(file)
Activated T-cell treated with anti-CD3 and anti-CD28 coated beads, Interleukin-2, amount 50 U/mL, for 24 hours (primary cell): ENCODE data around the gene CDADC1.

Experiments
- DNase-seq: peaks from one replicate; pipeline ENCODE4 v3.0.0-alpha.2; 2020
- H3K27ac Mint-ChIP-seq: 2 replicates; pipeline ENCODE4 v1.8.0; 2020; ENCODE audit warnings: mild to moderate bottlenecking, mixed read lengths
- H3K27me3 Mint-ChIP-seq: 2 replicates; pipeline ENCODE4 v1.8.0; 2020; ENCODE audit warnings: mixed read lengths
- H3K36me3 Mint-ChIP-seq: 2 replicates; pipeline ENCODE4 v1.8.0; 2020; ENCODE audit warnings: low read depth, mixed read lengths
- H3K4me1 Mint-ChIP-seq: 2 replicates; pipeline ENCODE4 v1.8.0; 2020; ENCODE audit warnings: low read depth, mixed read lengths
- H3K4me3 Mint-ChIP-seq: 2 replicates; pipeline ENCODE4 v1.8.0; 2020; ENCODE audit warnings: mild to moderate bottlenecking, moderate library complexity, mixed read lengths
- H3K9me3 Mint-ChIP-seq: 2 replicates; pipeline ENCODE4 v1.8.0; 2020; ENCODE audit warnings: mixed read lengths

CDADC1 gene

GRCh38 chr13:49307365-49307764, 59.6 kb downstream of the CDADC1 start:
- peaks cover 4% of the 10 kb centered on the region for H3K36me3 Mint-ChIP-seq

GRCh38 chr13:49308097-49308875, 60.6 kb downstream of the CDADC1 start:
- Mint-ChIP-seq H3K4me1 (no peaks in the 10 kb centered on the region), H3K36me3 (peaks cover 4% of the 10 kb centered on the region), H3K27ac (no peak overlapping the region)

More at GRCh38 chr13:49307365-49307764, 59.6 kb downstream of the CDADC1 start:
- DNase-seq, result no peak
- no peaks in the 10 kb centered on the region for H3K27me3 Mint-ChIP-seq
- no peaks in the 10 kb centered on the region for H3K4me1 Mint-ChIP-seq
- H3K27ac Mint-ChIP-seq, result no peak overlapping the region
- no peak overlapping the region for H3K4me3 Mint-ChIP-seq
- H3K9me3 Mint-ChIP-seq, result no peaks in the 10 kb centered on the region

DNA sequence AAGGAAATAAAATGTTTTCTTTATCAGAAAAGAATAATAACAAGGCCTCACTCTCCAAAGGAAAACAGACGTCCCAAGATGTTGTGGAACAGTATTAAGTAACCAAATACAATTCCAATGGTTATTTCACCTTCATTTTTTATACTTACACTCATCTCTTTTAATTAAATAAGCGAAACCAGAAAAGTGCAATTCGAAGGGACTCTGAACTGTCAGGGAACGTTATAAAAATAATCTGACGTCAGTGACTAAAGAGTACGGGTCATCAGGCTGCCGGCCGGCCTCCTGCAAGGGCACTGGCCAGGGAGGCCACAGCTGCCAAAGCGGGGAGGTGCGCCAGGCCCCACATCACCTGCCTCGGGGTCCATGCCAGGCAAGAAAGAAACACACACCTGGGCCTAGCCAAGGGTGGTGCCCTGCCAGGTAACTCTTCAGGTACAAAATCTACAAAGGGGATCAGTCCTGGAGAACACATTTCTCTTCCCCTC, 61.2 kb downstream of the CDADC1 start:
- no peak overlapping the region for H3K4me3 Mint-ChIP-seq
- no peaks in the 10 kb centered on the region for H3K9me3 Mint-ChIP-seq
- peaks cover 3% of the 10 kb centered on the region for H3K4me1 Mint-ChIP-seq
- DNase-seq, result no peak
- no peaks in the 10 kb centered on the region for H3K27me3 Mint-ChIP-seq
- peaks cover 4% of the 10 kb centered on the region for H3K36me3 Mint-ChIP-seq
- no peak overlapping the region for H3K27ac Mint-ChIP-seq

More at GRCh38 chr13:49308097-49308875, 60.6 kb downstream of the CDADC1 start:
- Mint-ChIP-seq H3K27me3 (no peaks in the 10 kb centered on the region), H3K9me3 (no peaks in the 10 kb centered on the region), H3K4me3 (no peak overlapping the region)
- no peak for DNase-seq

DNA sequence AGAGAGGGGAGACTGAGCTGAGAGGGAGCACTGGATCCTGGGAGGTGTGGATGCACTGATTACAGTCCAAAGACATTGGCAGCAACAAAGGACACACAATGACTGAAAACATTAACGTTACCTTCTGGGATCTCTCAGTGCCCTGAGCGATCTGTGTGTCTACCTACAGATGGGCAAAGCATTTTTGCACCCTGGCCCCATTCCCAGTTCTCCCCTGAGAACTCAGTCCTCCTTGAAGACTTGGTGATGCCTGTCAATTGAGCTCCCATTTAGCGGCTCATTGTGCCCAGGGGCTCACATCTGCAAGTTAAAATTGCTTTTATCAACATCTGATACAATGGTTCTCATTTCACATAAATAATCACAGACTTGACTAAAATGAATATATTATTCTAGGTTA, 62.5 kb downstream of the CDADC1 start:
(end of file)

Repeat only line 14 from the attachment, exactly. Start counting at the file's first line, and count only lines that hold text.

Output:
- Mint-ChIP-seq H3K4me1 (no peaks in the 10 kb centered on the region), H3K36me3 (peaks cover 4% of the 10 kb centered on the region), H3K27ac (no peak overlapping the region)